A recent decision of an Illinois appeals court in Republic Bank of Chicago v. FBOP Corp. (Ill. App. April 29, 2016) addressed the effect of an indenture provision, commonly referred to as a negation clause, that denies the benefits of an indenture other than to its parties.
Using a typical trust-preferred financing structure, United Financial Holdings Inc., an Illinois bankholding company, created United Financial Holdings Trust I, a Delaware statutory trust (the “Trust”). United Financial owned 100% of the Trust’s common equity, while the Trust’s preferred equity in the amount of approximately $6 million was sold to Republic Bank of Chicago, the plaintiff in the action. The Trust in turn used the proceeds of the issuance of the preferred equity to acquire junior subordinate debentures from United Financial, issued pursuant to an indenture under which Wilmington Trust Co. served as trustee. The indenture was governed by New York law, although the court and the parties assumed that New York and Illinois law were the same for the purposes of the case, and the court cited both New York and Illinois precedents. United Financial was later merged into FBOP Corp., which assumed the obligations of United Financial under the indenture. Two years later, FBOP was placed into receivership by the FDIC, and FBOP’s subsidiary banks were closed. Republic Bank commenced an action based upon Section 5.1(e) of the indenture, which enumerated as an event of default the consent of the issuer to the appointment of a receiver.
Republic Bank maintained that as a third-party beneficiary of the indenture — the structure was essentially a pass-through financing between Republic Bank and United Financial — it had the right to assert remedies upon the occurrence of an event of default. Indeed, under Section 5.8 of the indenture, holders of the trust-preferred equity had the right to sue the issuer directly to enforce payment of principal and interest on the debentures in the event of a payment event of default.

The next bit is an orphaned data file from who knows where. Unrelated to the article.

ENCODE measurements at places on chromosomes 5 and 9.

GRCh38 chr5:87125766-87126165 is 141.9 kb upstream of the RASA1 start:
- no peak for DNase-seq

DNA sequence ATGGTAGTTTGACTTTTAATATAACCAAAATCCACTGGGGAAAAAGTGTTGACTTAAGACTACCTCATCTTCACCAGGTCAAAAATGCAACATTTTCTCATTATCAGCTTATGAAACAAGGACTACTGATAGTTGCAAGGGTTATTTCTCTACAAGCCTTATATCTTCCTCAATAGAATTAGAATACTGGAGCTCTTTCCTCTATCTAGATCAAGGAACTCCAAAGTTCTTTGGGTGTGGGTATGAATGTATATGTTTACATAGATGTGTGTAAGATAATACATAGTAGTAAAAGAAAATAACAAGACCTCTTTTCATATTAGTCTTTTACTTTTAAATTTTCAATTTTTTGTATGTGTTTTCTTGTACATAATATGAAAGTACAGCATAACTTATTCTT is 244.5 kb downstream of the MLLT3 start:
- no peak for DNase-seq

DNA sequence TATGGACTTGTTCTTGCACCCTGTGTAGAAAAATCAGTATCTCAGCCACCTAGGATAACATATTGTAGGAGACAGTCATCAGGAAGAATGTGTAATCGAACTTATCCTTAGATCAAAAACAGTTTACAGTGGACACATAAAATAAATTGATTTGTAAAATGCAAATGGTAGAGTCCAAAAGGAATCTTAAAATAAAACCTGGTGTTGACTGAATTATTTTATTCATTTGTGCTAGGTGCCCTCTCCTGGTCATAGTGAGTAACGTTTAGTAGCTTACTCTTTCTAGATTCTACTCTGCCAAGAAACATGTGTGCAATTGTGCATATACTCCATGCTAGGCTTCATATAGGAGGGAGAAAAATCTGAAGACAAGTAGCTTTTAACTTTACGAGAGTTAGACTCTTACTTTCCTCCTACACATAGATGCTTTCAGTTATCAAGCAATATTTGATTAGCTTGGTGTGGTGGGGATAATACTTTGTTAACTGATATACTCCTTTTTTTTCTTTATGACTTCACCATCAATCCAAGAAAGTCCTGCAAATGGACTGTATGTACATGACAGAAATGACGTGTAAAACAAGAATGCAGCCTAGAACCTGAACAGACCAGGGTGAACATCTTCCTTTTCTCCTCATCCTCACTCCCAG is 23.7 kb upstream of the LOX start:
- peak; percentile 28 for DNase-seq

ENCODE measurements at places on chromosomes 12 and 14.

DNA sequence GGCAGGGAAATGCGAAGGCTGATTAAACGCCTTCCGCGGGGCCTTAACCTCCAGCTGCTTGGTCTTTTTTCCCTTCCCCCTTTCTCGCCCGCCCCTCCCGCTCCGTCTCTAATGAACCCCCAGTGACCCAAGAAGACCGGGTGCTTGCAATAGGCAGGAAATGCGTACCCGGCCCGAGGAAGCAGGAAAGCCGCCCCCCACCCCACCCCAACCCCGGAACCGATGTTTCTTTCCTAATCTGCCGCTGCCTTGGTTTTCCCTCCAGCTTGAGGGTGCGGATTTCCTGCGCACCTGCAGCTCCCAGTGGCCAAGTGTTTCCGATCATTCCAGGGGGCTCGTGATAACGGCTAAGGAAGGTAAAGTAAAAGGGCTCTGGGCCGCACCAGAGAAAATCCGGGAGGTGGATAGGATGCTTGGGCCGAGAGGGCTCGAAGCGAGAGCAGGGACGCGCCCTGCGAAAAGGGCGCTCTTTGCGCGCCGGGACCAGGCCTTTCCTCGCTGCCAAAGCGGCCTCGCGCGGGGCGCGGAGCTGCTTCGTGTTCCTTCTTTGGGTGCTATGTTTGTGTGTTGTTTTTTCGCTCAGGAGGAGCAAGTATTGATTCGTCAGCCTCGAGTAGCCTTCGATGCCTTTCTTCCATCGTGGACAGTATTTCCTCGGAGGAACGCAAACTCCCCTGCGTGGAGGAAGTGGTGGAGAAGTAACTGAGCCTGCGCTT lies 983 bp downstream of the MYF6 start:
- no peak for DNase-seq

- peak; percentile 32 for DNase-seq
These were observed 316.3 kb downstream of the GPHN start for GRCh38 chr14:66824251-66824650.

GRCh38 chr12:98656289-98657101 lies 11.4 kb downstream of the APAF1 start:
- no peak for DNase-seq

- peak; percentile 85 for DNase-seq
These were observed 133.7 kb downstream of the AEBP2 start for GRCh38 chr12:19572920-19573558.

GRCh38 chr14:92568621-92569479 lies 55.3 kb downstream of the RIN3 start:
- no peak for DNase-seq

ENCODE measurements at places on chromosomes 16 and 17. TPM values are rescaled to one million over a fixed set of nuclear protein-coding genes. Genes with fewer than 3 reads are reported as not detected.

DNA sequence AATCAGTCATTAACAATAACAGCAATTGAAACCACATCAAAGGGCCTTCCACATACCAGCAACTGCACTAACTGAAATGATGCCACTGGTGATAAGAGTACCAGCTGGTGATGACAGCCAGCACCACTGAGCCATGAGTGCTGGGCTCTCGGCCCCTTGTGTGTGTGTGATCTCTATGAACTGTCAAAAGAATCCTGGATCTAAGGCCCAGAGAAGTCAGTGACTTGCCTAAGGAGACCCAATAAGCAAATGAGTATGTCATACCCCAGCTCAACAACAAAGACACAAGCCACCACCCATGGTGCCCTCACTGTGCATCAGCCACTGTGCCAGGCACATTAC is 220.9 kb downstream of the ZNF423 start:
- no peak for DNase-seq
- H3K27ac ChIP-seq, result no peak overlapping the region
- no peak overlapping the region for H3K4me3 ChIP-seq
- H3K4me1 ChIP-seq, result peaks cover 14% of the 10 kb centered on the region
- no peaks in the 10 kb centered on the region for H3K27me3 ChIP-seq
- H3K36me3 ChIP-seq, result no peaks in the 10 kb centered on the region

The Court’s Analysis
Beginning with the oft-stated premise that indentures are contracts that, absent ambiguity, must be enforced in accordance with their terms, the court focused on the negation clause of the indenture. That clause, titled “Benefits of Indenture,” provided that nothing in the indenture either “express or implied shall give to any person other than the parties thereto and their successors or assigns … any legal or equitable right, remedy or claim under this Indenture.” Exception was made for provisions such as Section 5.8 that expressly provided to holders of the trust-preferred equity rights to pursue certain claims under the indenture. The court observed that while the indenture expressly afforded a holder of the debentures rights upon the occurrence of a payment event of default, there was no express provision affording the same rights upon the occurrence of an insolvency event of default. Strictly construing the negation clause, the court held that only the Trust, and not a holder of the trust-preferred equity, could act upon an insolvency. Republic Bank, as a holder of the preferred equity issued by the Trust, simply had no standing. The appellate court therefore reversed and remanded the lower court’s grant of summary judgment in favor of Republic Bank.
Like many boilerplate provisions of indenture documentation, negation clauses are often glossed over in the negotiation phase of a financing. But, as is often the case, boilerplate provisions can be of critical importance when it comes to enforcement of rights and remedies. Given the breadth of the negation clause in this case, and the distinction — whether or not intentional and whether or not rational — that the drafters made between payment defaults and insolvency defaults, it is not particularly surprising that the appellate court declined to take an equitable view of the plaintiff’s position.
While the case provides a general lesson on the power of negation clauses, it should also focus investors in double-tiered financing structures, such as trust-preferred transactions, on their remedies. Without recourse against the ultimate credit, investors may be left out in the cold should the financing take a turn for the worse. In this case, the court’s decision does not explain why Republic Bank chose to sue directly rather than instruct the trustee under the indenture to take action on behalf of the Trust. Apparently, there was a reason, and as a result of the negation clause, Republic Bank came up empty-handed on its direct claim as well.